At 7:30 PM the stage was lit up exposing an array of percussion instruments, that when played interlock, creating complex waves of sound that often imitate organic noises found in nature. The traditional Balinese music ensemble on stage, known as Gamelan Tunas Mekar, consists of 18 local musicians, one third of which are either staff or alumni from DU. The June Swaner Gates Concert Hall at the University of Denver was packed, holding around 480 people who had gathered to watch “High Arts Asia; Music and Dance of Bali.” The concert was hosted by the Lamont School of Music on Thursday, Feb. 2.

Gamelan sits at the center of Balinese culture, having a wide range of purposes from religious rituals and ceremonies to local and tourist entertainment. The instruments that make up a Gamelan include gongs, gong-chimes, metallophones, xylophones, cymbals, drums, and flutes that are primarily made out of bamboo, hardwood and bronze. This grouping of instruments are frequently accompanied by other forms of performance, such as dance, to help depict a story to the audience.

In 1990, Tunas Mekar became the second American Gamelan to be invited by the governor of Bali to perform at the annual Bali Arts Festival held in their capital city of Denpasar. This honor portrays their immense success as authentic performers, recognized both nationally and globally. Even though these achievements grant them prestige, it is no surprise that they would give a free performance at DU, considering the many ties the Gamelan has to the University.

In fact, students are provided the opportunity to study Gamelan in offered classes, such as an undergraduate AI Society course, “Music, Society and Culture,” taught by Aaron Paige, a three year long member of Tunas Mekar. One of his previous students, Rhianna Fairchild, who graduated in 2016, is an example of how classes such as Paige’s prove to be extremely beneficial for those who desire to find such a musical oriented community. She stated, “joining Gamelan Tunas Mekar has easily been the single most fulfilling and rewarding musical experience that I’ve had. Within this group I have found what I sought before, the unity of an ensemble that works towards artistic growth and integrity, as well as a community that welcomed me graciously.”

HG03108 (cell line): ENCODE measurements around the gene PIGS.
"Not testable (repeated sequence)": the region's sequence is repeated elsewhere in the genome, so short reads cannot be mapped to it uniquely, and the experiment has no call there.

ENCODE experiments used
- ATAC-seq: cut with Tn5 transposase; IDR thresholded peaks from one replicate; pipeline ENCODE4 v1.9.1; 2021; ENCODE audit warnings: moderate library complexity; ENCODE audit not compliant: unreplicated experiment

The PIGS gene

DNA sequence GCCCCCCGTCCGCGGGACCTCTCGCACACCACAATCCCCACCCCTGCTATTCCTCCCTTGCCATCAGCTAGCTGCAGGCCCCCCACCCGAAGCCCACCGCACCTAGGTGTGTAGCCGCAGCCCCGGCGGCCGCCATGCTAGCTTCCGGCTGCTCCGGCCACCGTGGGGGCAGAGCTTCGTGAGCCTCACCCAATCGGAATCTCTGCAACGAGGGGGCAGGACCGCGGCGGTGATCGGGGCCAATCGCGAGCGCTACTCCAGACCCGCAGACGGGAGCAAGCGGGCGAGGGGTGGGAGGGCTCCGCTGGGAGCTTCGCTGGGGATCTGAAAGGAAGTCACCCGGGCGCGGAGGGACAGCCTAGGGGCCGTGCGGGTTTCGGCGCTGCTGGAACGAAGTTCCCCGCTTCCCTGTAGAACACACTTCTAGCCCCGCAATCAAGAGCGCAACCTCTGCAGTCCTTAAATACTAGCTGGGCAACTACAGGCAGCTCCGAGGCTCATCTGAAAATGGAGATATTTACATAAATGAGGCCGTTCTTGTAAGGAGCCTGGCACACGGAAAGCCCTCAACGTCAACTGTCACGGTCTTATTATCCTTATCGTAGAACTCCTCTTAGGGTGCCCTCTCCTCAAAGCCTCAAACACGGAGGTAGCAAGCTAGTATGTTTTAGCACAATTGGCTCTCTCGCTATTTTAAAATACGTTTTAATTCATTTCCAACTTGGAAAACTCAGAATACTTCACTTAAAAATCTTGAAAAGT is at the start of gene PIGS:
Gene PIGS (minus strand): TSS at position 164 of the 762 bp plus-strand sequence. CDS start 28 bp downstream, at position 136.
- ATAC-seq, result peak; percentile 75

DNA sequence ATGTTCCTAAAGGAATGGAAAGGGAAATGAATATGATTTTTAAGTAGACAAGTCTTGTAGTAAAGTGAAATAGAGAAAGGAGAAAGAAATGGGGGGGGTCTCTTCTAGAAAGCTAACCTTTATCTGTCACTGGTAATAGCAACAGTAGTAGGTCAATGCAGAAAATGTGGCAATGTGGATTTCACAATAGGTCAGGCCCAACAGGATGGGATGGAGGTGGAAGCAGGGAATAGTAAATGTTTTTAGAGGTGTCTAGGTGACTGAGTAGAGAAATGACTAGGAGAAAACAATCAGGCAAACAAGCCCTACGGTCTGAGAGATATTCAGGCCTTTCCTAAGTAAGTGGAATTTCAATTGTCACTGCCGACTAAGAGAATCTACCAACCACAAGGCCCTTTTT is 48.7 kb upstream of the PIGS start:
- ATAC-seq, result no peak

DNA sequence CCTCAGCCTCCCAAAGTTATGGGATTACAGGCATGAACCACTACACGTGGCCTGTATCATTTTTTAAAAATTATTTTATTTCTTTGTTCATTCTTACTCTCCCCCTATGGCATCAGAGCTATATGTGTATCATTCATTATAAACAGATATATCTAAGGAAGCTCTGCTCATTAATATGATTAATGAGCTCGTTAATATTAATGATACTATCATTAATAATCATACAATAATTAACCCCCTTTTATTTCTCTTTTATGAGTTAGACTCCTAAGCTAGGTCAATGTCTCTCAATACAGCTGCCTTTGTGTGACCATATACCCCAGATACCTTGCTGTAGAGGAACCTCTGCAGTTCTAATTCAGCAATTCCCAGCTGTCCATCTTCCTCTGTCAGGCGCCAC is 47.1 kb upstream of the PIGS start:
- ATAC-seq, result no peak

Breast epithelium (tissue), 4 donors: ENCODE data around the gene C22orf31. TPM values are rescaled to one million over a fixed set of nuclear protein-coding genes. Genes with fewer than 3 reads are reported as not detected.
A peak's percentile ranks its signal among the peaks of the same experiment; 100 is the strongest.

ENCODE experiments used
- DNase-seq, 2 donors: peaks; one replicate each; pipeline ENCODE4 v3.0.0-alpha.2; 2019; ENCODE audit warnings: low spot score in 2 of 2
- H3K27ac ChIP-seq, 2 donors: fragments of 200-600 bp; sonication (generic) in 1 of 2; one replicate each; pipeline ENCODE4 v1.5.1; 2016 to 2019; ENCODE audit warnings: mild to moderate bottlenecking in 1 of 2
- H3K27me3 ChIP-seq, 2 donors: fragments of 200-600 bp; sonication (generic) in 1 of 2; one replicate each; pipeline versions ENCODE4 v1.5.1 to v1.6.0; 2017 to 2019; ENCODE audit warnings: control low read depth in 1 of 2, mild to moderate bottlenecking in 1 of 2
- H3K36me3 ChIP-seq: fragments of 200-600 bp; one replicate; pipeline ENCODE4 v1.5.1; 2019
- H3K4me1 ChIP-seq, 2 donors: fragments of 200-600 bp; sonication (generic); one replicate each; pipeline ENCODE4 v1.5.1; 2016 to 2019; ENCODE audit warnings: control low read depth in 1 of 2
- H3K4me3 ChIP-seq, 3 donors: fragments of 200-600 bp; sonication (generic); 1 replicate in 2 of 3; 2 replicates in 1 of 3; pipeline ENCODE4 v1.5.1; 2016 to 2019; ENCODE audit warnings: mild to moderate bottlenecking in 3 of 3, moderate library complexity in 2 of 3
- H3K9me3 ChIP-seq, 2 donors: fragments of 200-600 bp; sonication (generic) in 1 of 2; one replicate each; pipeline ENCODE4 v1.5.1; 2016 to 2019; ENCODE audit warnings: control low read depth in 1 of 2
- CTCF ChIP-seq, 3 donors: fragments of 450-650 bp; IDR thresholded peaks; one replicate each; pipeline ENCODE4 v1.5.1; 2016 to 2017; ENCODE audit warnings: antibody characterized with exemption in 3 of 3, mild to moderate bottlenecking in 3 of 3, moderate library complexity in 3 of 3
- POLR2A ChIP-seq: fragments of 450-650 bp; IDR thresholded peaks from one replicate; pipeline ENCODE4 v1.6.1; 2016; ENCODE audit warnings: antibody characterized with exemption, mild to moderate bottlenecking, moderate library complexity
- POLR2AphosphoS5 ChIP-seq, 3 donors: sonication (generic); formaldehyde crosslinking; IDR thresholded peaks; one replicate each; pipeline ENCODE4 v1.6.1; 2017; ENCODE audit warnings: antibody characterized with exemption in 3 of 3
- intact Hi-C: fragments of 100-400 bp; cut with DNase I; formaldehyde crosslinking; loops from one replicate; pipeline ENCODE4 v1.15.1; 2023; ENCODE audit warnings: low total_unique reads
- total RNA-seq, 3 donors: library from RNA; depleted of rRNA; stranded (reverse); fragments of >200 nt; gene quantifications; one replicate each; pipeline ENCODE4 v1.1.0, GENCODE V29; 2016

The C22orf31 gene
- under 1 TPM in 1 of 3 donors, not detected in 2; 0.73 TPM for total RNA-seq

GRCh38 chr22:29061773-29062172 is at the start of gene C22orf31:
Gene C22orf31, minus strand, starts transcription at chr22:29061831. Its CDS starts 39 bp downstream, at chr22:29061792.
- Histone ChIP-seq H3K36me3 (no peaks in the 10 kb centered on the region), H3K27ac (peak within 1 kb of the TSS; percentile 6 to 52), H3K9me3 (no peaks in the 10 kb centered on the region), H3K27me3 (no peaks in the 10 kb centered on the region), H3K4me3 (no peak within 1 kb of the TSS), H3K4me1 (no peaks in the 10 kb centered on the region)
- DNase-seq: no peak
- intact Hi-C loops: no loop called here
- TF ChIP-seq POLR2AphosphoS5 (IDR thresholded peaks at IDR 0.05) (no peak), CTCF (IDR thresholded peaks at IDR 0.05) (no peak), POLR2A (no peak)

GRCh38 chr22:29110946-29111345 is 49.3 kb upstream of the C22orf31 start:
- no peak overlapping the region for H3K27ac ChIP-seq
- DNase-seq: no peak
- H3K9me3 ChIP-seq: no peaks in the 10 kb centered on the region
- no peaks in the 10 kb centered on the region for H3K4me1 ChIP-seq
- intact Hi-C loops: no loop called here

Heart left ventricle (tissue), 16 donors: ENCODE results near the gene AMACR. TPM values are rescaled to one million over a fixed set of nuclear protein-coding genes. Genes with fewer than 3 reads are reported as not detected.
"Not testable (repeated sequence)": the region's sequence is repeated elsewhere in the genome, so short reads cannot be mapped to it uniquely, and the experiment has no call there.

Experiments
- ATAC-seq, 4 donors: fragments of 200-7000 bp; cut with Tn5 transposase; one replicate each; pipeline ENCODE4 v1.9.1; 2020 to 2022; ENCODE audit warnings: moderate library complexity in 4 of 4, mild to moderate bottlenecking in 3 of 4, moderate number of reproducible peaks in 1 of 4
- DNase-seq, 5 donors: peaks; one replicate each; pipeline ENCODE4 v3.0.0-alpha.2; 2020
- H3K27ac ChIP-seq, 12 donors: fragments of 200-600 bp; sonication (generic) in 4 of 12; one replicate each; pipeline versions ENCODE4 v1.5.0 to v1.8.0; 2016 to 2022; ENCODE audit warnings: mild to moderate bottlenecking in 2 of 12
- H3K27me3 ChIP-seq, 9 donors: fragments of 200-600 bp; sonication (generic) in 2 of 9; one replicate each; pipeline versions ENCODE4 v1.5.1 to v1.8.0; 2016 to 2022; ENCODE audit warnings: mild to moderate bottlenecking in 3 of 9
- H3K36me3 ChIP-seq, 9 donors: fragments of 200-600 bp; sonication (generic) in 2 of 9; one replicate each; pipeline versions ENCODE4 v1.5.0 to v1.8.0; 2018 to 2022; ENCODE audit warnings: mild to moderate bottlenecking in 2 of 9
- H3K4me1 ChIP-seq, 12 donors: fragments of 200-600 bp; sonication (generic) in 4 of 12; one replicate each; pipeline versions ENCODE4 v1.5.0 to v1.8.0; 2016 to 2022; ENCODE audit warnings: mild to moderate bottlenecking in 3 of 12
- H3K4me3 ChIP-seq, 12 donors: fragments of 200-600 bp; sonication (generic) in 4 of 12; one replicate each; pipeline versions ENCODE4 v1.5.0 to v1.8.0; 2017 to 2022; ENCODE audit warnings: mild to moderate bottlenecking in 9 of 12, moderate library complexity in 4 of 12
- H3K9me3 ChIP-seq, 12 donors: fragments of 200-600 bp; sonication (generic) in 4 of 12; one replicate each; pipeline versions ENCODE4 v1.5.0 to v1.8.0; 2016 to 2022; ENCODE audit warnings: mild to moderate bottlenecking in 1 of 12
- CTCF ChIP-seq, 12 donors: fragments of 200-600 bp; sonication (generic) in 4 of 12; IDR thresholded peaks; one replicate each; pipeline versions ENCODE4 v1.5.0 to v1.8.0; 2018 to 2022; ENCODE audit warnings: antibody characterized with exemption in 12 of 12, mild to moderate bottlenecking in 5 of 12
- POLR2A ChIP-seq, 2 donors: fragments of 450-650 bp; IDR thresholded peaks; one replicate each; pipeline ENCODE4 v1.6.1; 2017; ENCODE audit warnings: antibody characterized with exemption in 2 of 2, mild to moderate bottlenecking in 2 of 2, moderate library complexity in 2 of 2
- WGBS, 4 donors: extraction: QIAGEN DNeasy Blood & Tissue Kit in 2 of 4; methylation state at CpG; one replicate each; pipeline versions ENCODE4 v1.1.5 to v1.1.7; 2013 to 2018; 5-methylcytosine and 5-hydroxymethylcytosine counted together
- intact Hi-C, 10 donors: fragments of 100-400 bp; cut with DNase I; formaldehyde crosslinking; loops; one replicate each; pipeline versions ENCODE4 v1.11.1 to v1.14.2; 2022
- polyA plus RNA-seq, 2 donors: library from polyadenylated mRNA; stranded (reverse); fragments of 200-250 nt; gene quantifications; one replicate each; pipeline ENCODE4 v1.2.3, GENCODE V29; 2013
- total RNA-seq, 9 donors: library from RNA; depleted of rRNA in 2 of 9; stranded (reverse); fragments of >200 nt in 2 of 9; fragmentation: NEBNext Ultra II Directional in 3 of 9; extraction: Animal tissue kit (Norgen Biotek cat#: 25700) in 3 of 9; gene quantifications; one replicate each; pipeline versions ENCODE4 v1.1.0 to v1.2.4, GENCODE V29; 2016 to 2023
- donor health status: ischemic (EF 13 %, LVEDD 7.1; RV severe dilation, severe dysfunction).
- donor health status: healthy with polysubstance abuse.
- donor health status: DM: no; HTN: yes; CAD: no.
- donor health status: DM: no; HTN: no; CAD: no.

The performance kicked off with three compositions titled, “Baleganjur,” “Tari Sekar Jepun,” and “Jagra Parwata.” This was followed by a thorough breakdown of Gamelan, which helped to educate the audience on the instruments, their roles, the ways they are layered, and the overall cultural significance.

Here it was explained that a Gamelan is referred to as a single instrument, being made up of different parts that carry less significance if separated, but together create a powerful whole. This demonstrates the extreme importance of community and relationships in a Gamelan, as well as Balinese culture. Jordan Hayes, a performer and former Assistant Facilities Manager at the Lamont School of Music, elaborated on this; “the musical intimacy amongst the musicians in the gamelan bleeds into our relationships outside of gamelan as well; perhaps more than anything, we’re friends in the deepest sense.”

After a brief intermission, the performance was concluded with the compositions, “Tari Teruna Jaya,” “Liar Samas,” and “Tari Barong.”

This performance not only served the community but it also deepened the appreciation the performers have for what they have become apart of as a Gamelan. Joseph Engle, who earned his Masters in Music at DU back in 2015, reflected saying, “Preparing this concert has been one of the most difficult and rewarding musical endeavors of my life. Seeing everyone’s efforts come to fruition, and knowing I’ve been a part of those efforts, that goal, is inspiring and humbling all at once. On that stage I felt alive, and if any music is truly living, it is this one.”    

Tunas Mekar have several upcoming concerts and events. Information can be found on their website;     

The photo bellow was taken of the performance by Miranda Fan.